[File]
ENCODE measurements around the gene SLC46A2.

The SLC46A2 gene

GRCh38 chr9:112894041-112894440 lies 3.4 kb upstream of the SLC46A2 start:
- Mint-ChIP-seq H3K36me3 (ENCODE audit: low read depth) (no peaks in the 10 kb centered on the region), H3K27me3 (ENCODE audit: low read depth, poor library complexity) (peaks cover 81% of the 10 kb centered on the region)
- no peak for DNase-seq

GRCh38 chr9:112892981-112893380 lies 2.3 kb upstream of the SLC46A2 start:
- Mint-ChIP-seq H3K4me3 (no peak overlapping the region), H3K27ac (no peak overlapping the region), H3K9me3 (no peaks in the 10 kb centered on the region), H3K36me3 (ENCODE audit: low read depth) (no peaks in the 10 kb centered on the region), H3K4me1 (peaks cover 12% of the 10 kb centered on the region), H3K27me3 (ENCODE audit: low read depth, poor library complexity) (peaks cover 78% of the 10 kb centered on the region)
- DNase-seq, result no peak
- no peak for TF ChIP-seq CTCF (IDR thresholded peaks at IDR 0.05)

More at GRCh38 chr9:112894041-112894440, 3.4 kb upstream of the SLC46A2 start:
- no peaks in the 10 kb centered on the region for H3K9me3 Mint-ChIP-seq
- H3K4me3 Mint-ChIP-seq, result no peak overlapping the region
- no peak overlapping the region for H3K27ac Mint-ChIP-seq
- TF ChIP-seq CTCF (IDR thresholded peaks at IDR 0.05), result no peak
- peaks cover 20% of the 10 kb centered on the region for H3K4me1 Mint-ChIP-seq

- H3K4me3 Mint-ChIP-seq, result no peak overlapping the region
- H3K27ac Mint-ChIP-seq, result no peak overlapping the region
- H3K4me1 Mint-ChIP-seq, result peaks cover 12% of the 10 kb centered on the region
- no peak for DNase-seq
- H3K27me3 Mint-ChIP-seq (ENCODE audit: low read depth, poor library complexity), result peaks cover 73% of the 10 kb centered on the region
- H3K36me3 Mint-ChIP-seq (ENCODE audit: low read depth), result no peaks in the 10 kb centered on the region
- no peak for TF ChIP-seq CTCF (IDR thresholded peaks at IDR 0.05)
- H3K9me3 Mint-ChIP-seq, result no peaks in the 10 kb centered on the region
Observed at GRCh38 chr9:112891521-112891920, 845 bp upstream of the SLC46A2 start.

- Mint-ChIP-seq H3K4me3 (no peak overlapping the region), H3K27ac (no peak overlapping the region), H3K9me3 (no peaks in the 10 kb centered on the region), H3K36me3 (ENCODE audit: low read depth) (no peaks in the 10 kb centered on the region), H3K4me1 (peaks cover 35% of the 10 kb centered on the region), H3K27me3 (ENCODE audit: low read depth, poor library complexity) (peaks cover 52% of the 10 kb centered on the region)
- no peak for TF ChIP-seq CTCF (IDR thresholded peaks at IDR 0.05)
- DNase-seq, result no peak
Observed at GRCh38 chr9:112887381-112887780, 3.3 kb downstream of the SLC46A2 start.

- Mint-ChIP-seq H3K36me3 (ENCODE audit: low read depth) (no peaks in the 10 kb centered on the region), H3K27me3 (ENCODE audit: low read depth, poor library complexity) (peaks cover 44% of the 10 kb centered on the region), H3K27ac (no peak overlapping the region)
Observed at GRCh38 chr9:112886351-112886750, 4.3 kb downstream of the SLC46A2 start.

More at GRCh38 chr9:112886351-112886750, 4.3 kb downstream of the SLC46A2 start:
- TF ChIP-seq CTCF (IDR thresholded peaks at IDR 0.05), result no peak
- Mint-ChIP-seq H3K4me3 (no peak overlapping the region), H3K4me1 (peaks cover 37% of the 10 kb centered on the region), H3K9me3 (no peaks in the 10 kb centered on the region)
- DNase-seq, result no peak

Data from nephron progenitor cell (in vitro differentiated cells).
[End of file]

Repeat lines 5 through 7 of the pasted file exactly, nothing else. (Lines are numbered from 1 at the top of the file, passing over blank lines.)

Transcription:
- no peak for DNase-seq

GRCh38 chr9:112892981-112893380 lies 2.3 kb upstream of the SLC46A2 start:
- Mint-ChIP-seq H3K4me3 (no peak overlapping the region), H3K27ac (no peak overlapping the region), H3K9me3 (no peaks in the 10 kb centered on the region), H3K36me3 (ENCODE audit: low read depth) (no peaks in the 10 kb centered on the region), H3K4me1 (peaks cover 12% of the 10 kb centered on the region), H3K27me3 (ENCODE audit: low read depth, poor library complexity) (peaks cover 78% of the 10 kb centered on the region)